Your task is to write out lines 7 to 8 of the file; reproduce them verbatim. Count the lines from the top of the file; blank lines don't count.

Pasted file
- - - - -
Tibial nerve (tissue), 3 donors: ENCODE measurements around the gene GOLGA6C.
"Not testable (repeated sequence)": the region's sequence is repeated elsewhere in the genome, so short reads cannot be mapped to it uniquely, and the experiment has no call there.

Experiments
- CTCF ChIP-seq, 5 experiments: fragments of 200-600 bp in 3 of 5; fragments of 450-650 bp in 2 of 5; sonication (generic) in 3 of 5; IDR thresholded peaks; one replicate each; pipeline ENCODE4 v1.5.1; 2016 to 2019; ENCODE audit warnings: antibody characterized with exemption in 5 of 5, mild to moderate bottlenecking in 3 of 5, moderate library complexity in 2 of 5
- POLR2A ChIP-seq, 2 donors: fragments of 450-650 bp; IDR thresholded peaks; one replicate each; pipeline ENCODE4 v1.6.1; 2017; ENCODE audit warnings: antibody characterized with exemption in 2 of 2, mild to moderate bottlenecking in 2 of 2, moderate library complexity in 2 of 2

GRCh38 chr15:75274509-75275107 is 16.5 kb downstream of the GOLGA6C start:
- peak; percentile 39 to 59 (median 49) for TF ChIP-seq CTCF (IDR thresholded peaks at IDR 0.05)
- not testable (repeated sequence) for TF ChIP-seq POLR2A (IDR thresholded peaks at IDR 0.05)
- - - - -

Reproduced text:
- peak; percentile 39 to 59 (median 49) for TF ChIP-seq CTCF (IDR thresholded peaks at IDR 0.05)
- not testable (repeated sequence) for TF ChIP-seq POLR2A (IDR thresholded peaks at IDR 0.05)